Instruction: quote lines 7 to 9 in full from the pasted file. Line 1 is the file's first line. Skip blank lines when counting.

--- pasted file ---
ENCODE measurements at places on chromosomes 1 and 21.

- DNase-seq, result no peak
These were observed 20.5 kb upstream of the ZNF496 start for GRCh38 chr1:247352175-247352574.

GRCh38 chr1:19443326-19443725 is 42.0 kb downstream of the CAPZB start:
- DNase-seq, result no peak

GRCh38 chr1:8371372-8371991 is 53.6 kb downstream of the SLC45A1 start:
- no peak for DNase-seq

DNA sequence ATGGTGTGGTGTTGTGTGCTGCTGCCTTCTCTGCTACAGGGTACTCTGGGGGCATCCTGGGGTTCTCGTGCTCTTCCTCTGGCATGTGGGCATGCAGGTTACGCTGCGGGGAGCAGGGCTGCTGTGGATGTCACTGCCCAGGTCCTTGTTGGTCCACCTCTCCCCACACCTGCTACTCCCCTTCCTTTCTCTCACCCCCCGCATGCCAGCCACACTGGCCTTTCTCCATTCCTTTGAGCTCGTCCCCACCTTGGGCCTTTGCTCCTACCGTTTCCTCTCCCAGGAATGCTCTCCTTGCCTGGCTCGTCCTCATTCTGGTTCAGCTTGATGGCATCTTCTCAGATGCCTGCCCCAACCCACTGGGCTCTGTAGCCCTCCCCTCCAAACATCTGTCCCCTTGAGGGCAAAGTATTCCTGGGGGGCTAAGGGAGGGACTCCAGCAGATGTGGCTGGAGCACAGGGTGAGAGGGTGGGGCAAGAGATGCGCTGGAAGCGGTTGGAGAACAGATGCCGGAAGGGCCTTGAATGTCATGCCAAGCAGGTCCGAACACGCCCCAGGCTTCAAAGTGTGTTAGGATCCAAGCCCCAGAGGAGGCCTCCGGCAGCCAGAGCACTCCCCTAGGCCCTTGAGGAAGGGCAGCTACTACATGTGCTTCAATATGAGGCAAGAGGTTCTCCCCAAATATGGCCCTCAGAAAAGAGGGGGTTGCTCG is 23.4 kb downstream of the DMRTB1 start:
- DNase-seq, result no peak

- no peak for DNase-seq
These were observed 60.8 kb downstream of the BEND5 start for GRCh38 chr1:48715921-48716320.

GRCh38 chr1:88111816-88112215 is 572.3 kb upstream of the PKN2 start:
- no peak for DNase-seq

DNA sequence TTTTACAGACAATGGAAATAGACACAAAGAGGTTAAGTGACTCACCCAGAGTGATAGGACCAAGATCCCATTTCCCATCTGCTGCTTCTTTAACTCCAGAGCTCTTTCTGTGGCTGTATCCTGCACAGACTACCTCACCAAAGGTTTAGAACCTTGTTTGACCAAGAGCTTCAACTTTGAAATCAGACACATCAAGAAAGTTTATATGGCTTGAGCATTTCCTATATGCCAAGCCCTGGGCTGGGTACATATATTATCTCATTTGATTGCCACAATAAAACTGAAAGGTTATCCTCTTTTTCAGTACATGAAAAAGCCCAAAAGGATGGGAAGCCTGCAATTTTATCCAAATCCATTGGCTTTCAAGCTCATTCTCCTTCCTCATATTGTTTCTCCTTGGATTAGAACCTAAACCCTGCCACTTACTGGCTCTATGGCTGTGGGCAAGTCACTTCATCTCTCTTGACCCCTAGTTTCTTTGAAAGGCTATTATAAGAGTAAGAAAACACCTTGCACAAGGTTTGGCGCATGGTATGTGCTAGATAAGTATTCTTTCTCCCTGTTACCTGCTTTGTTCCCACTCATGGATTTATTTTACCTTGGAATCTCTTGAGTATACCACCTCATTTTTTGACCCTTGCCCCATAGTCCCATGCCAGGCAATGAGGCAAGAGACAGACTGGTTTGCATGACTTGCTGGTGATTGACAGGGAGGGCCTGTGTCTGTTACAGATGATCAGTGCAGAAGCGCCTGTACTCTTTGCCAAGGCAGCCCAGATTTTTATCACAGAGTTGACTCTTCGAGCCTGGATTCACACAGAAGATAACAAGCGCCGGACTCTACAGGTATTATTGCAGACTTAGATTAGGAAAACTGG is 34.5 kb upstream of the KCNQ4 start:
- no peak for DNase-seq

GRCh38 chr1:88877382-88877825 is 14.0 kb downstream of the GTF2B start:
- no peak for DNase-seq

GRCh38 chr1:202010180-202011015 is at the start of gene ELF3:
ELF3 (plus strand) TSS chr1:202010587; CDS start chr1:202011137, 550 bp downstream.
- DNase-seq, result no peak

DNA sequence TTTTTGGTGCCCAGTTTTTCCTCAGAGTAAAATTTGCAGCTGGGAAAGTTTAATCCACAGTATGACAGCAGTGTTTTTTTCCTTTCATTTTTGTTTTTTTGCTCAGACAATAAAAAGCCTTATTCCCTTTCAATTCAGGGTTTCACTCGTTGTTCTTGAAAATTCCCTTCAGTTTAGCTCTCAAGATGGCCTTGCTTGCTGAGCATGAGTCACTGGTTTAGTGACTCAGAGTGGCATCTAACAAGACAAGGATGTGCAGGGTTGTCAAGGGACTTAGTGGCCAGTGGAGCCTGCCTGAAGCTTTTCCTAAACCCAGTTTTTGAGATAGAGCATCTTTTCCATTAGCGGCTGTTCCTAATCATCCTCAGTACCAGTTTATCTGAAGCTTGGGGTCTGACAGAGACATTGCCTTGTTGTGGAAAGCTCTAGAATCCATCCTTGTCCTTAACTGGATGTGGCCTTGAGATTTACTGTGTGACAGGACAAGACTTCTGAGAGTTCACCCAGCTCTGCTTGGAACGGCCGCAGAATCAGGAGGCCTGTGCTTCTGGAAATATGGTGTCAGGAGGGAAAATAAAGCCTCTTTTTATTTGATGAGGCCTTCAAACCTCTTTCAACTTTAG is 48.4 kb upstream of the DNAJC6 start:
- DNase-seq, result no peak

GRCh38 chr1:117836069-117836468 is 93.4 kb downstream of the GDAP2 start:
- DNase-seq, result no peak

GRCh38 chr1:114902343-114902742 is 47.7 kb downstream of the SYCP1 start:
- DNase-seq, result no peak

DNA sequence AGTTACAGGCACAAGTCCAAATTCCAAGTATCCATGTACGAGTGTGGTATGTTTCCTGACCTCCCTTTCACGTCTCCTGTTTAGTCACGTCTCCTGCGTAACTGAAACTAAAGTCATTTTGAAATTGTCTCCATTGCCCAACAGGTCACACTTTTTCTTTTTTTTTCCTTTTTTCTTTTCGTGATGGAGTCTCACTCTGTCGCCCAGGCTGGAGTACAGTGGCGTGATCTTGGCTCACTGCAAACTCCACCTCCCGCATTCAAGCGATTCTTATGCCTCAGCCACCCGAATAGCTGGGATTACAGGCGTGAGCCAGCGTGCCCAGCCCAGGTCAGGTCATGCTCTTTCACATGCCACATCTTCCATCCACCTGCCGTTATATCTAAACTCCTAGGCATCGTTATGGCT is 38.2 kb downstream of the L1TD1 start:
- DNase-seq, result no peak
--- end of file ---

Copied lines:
- no peak for DNase-seq

DNA sequence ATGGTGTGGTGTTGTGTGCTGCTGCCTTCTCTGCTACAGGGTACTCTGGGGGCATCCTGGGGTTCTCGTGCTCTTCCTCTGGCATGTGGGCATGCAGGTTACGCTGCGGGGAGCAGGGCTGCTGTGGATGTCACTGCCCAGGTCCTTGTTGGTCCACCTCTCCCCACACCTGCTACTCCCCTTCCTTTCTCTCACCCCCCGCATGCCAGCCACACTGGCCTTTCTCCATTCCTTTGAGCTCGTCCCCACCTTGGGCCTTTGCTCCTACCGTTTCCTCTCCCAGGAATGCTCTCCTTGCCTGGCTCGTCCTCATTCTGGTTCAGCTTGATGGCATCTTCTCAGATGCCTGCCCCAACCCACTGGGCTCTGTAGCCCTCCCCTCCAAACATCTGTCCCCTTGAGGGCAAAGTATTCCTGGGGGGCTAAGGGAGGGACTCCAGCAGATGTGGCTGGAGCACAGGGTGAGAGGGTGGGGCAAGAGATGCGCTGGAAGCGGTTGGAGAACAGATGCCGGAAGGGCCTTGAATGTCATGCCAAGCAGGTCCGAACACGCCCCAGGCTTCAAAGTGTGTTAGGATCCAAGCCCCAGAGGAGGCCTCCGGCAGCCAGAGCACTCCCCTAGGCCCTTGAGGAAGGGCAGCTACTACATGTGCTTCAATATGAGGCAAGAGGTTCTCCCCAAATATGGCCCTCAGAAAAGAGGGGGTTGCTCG is 23.4 kb downstream of the DMRTB1 start:
- DNase-seq, result no peak